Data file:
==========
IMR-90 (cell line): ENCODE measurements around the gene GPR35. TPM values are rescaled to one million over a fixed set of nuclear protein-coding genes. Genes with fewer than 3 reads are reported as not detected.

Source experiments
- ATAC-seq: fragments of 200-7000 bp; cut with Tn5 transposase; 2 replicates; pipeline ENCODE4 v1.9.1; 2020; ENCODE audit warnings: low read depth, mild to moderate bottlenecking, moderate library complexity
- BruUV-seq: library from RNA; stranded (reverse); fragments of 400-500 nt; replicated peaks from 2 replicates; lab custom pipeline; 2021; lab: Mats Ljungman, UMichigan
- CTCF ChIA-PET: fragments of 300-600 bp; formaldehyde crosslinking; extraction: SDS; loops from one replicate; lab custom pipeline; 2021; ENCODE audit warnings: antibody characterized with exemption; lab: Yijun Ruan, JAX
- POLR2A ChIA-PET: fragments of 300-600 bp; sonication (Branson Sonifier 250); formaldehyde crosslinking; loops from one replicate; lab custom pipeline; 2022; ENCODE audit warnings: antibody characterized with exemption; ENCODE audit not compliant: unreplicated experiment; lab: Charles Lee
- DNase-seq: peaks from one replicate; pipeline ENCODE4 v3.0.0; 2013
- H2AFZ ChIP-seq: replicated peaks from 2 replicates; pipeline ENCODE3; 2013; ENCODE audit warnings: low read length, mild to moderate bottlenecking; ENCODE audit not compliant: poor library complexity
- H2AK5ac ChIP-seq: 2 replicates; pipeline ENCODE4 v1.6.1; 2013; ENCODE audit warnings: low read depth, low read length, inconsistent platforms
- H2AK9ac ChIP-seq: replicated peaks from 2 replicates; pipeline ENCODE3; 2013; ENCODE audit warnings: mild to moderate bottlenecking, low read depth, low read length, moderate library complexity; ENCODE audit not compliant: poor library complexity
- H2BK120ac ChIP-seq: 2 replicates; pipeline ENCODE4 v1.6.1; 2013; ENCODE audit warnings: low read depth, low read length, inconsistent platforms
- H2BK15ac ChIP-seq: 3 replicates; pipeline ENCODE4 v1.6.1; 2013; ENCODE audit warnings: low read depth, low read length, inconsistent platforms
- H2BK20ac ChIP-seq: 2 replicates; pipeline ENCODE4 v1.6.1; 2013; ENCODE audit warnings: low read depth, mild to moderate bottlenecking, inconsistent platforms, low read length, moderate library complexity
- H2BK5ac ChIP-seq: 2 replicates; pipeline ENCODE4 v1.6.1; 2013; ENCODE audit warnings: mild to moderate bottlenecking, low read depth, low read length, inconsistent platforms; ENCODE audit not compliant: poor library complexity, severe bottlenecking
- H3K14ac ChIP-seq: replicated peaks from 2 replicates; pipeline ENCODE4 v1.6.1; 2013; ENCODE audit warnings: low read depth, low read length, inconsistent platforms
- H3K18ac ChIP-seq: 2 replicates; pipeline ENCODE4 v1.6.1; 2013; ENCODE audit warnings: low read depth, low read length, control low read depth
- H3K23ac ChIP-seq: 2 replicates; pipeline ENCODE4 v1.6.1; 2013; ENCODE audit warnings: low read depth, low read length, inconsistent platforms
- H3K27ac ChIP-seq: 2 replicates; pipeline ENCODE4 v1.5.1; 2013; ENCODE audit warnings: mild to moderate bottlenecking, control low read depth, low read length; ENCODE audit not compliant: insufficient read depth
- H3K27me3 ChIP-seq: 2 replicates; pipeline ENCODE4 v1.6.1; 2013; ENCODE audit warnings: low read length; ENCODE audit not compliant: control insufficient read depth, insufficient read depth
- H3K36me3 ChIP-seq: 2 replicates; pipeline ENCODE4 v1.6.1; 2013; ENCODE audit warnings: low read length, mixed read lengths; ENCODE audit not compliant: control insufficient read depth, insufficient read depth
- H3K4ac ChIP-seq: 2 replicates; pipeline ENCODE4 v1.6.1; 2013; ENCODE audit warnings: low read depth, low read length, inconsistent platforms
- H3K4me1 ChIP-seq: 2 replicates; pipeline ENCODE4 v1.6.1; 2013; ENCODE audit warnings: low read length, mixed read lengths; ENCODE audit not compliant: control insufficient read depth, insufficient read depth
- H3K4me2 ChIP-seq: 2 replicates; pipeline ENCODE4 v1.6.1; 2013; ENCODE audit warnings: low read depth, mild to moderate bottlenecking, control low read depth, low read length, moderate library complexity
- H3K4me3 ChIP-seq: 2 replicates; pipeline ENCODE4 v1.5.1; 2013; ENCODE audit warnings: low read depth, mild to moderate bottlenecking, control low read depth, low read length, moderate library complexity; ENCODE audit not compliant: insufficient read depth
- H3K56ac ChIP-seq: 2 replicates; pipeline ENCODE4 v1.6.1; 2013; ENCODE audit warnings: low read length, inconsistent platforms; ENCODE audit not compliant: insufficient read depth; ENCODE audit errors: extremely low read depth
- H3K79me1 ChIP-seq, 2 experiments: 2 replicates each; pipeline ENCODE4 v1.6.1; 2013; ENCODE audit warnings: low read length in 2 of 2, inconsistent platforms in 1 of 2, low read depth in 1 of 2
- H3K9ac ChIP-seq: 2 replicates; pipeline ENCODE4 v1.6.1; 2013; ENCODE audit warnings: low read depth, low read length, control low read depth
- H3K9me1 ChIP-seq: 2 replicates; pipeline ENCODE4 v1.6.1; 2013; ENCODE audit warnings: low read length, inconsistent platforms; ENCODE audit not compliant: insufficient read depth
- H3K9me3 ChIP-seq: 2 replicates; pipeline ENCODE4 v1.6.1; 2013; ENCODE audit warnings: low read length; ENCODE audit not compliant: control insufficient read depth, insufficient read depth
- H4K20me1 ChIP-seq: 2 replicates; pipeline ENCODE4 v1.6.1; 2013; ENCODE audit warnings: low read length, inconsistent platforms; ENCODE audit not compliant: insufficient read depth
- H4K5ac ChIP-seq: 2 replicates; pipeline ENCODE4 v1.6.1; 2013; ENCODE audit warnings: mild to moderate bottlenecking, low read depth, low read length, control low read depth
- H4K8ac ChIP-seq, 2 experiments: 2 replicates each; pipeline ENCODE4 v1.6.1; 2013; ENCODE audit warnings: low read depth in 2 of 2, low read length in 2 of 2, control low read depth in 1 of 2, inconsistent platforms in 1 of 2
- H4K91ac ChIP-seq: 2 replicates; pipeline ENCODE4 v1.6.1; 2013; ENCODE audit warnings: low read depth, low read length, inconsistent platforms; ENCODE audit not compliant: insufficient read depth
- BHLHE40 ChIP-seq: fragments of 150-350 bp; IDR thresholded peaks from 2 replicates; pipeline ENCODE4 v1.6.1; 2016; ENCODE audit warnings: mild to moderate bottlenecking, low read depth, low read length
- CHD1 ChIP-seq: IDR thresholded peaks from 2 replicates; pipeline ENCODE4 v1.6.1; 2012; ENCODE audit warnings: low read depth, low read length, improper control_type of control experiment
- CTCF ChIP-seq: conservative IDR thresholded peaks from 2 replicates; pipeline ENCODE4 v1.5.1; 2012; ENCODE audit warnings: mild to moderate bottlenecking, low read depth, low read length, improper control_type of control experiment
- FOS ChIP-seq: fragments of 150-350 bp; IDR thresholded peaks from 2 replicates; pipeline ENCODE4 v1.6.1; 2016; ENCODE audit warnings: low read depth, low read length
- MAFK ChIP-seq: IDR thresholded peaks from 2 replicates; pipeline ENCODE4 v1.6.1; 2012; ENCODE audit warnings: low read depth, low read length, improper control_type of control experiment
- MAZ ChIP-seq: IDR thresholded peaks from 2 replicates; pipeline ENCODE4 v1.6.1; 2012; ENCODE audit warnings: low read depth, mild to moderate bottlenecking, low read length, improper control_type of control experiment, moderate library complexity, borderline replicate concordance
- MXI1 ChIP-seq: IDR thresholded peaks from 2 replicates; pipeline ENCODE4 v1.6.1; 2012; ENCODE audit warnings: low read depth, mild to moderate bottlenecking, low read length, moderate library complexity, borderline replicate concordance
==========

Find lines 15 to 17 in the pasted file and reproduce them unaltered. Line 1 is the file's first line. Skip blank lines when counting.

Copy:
- H3K14ac ChIP-seq: replicated peaks from 2 replicates; pipeline ENCODE4 v1.6.1; 2013; ENCODE audit warnings: low read depth, low read length, inconsistent platforms
- H3K18ac ChIP-seq: 2 replicates; pipeline ENCODE4 v1.6.1; 2013; ENCODE audit warnings: low read depth, low read length, control low read depth
- H3K23ac ChIP-seq: 2 replicates; pipeline ENCODE4 v1.6.1; 2013; ENCODE audit warnings: low read depth, low read length, inconsistent platforms